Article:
You Guys Wanna See the World's Weirdest John Denver Concert?
John Denver is coming to town, and he's bringing his old bandmates with him. Together, they're kicking off the "Rocky Mountain High Concert" U.S. tour in Westbury on Friday (at the NYCB Theatre at Westbury), and then looping back around to Best Buy Theatre on Tuesday, February 12. And they'll be playing all the hits, all the songs you've known and loved for the past four decades: "Take Me Home, Country Roads." "Leaving on a Jet Plane." "Annie's Song." "Rocky Mountain High." Lots more. What's that, you say? John Denver's been dead since 1997? No problem.
While there's no Tupac-style hologram involved in Denver's on-stage resurrection, the estate of the iconic singer-songwriter has put together a stage show in which they've gone through the vaults and found particularly excellent-sounding live performance footage from his old tours in America, Japan, Australia and elsewhere; isolated just him, his singing and his guitar playing on a huge screen; and enlisted old bandmates (and a string section) to play along with that footage live. "For the first time in 15 years, audiences will experience John Denver in concert," touts organizers.
"There's so many fans out there that want to see this, I'm sure they'll really love hearing us playing along with John like we used to," says 72-year-old Jim Horn, Denver's saxophone and woodwinds player from 1978 until 1995 (making him Denver's longest-running sideman). "They'll get to see him up there on that pretty large screen and, you know, just kinda go back in time."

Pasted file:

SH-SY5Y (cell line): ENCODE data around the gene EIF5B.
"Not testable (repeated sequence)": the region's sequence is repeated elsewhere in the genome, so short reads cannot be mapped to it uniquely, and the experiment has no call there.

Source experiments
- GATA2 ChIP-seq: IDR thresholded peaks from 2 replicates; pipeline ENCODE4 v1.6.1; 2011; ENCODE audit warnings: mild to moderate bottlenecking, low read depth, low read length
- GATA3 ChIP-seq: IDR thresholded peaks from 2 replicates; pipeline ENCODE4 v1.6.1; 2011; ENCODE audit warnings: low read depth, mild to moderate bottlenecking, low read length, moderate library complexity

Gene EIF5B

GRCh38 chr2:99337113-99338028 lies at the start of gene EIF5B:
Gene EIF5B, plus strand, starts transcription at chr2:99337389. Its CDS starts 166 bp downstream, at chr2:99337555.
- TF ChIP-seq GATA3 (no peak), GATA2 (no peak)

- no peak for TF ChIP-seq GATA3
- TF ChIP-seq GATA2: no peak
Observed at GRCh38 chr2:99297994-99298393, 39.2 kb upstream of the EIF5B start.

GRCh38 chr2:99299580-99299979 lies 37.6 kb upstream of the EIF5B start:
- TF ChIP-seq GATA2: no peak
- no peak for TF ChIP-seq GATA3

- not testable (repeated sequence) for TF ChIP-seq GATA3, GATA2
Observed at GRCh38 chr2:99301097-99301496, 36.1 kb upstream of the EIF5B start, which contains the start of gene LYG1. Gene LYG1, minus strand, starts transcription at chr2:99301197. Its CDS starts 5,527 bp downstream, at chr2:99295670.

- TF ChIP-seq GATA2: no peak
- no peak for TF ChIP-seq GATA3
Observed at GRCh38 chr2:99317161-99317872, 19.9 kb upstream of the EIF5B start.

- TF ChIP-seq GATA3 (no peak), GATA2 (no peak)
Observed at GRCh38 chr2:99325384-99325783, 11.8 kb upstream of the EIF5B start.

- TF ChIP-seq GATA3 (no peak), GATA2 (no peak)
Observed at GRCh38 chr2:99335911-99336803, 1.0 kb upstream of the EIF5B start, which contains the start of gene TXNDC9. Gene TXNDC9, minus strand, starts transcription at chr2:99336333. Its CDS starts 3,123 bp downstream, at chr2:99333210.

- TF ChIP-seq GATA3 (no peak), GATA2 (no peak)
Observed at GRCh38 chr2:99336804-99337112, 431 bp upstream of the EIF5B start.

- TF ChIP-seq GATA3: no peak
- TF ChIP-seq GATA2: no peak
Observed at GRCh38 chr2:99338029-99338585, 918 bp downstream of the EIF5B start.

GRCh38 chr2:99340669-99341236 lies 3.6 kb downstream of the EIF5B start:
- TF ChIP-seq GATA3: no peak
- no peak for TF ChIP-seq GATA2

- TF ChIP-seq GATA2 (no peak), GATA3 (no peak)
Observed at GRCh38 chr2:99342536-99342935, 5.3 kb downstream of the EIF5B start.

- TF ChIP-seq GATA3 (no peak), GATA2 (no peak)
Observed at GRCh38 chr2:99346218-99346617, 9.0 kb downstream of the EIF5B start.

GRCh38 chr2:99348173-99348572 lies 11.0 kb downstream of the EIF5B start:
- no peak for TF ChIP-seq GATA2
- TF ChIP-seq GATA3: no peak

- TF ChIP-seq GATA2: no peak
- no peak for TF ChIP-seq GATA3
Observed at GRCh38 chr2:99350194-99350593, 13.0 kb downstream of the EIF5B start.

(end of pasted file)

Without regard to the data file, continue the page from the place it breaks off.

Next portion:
Along with Horn--who's also toured or recorded with John Lennon, Steely Dan, Duane Eddy, U2, Tina Turner, and many others during his esteemed career--the backing band consists of keyboardist Chris Nole, bassist Alan Deremo, guitarist and fiddler Jim Salestrom, and drummer Nate Barnes (who's also a member of the Colorado hard-rock band Rose Hill Drive).
Every year in October, to commemorate Denver's passing (he died on October 12, 1997, off the coast of Monterey, California, when his small experimental plane crashed into the Pacific Ocean; the NTSB determined pilot error was to blame), most of those guys participate in a popular tribute concert at the Wheeler Opera House in Aspen, Colorado, with a handful of singers taking turns tackling the tunes. This is a bit different, with Denver himself so prominently featured.
"I'll be playing the flute and the sax and the recorder, just like I did with John, and we're gonna try to re-create it so that it's just like when we were on stage with him," Horn explains, saying that he misses playing with one of the most generous musicians he's ever worked for.
"It's going to be kinda hard at times, but I think I'm gonna enjoy playing along with it because he used to give me all the freedom I wanted out there to ad-lib. He used to say, 'Just emulate the sounds of the ocean or birds, or whatever it is you hear in your head.' He'd turn around and look at me when I'd play some of these sounds for him, and he'd wink at me and put his one thumb up, and I knew he was happy with everything. He treated all of us great. If we had a night off, he always took us out to a nice restaurant for dinner somewhere, and we'd just have a great time with him. He was as good a guy as you can imagine."
Horn's heard about the Tupac hologram at last year's Coachella. At the time, more than a few people commented that resurrecting the rapper was cool but kind of morbid, and while this is not that, bringing Denver back to life onstage in this way might be viewed by some as a bit unsettling. But Horn doesn't see it that way. "You'll have this big screen and this person that you idolized and whose music you loved over the years up there, and it's a way of keeping his music alive in the best way that I can think of," he says. "It's sad yet it's happy, and I think people will really enjoy it."
The "Rocky Mountain High Concert" comes to the NYCB Theatre at Westbury on tonight, Feb. 1 (8 p.m./$39.50) and Best Buy Theater on Feb. 12 (8 p.m./$35-$45).
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